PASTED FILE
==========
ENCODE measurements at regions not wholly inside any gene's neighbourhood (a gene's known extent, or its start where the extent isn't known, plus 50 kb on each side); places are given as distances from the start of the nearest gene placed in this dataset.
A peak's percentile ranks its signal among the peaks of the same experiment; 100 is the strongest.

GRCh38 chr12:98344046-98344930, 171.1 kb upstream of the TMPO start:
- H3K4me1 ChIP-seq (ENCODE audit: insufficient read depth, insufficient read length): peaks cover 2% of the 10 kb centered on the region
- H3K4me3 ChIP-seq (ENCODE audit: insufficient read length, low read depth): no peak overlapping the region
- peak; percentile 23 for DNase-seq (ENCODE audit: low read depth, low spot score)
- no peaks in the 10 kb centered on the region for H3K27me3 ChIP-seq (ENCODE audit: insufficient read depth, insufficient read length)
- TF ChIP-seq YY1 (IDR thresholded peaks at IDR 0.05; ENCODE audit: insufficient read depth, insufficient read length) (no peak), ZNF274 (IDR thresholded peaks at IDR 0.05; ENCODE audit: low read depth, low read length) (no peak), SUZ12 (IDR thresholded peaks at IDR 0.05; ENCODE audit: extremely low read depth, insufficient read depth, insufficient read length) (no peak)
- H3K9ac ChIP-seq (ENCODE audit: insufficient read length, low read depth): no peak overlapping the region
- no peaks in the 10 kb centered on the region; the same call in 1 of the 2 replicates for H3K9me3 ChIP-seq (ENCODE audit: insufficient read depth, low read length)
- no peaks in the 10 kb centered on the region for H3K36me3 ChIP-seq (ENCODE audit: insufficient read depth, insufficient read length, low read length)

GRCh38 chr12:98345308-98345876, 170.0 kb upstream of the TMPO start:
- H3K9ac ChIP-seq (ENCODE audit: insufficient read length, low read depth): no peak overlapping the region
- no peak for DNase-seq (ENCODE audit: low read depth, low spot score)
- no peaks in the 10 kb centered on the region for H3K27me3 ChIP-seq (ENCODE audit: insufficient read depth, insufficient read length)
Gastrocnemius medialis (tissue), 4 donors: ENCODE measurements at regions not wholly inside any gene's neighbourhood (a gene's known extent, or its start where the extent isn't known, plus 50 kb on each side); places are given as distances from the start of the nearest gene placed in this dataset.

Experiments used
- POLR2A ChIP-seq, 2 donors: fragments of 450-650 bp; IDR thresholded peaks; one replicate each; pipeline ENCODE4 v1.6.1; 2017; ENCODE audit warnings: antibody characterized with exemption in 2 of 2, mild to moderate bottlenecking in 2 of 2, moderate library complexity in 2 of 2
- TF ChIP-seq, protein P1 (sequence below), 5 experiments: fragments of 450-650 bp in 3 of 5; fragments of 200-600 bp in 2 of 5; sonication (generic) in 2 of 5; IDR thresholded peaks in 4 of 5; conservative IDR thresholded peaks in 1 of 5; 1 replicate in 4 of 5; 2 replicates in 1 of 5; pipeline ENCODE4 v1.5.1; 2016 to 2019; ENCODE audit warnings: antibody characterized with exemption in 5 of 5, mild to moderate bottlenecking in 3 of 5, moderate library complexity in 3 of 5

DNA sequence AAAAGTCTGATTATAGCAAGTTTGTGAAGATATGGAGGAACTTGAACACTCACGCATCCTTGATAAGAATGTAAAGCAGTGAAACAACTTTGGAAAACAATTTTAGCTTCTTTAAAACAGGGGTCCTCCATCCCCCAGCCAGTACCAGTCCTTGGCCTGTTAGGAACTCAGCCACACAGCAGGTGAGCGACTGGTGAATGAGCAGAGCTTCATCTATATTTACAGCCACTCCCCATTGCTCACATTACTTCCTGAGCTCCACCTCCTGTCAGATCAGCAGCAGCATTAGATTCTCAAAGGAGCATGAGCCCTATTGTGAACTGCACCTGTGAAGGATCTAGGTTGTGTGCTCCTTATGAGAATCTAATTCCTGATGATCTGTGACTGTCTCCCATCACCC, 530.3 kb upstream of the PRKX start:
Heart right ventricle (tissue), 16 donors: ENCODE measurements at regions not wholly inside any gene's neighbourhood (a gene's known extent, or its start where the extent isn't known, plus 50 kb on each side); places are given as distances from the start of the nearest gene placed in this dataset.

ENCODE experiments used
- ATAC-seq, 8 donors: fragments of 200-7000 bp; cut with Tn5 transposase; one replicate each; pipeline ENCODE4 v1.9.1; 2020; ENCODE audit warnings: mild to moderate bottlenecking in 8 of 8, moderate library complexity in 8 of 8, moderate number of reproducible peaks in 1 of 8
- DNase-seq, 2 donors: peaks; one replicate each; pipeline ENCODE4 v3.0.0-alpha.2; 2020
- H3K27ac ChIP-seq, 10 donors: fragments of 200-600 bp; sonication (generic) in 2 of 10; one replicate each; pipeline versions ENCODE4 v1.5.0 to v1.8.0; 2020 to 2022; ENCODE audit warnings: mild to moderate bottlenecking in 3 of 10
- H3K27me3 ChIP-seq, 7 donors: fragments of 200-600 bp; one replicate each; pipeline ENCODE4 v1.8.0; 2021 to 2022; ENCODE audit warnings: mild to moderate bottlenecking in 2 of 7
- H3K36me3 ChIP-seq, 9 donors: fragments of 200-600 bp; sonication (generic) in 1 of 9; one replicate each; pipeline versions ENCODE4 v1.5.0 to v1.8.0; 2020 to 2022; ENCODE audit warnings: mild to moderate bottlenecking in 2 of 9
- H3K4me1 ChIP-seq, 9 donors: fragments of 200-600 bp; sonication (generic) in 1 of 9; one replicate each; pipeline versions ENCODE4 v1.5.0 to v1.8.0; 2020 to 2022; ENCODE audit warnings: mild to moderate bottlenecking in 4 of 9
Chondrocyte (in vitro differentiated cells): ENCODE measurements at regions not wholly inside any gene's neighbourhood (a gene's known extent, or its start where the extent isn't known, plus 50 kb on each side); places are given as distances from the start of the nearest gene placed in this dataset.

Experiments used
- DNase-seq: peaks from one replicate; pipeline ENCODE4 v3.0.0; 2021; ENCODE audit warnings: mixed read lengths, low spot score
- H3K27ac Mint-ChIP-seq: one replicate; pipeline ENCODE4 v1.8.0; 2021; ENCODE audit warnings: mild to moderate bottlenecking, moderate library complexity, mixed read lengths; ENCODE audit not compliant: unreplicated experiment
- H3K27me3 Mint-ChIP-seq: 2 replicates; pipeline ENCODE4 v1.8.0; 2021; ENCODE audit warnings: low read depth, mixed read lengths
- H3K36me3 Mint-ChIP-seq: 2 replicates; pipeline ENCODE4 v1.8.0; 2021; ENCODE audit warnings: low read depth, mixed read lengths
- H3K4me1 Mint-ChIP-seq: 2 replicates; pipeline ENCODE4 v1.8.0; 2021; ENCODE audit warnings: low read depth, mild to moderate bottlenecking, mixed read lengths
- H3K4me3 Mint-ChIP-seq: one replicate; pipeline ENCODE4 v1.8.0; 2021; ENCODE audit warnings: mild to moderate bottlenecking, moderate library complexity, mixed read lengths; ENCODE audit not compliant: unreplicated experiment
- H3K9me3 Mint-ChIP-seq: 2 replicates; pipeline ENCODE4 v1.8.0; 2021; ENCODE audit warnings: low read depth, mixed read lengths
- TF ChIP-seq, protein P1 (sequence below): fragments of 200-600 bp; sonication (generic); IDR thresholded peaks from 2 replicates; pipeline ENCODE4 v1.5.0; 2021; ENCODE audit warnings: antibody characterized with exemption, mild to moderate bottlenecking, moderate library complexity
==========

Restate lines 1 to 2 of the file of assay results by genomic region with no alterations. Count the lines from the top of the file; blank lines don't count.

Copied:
ENCODE measurements at regions not wholly inside any gene's neighbourhood (a gene's known extent, or its start where the extent isn't known, plus 50 kb on each side); places are given as distances from the start of the nearest gene placed in this dataset.
A peak's percentile ranks its signal among the peaks of the same experiment; 100 is the strongest.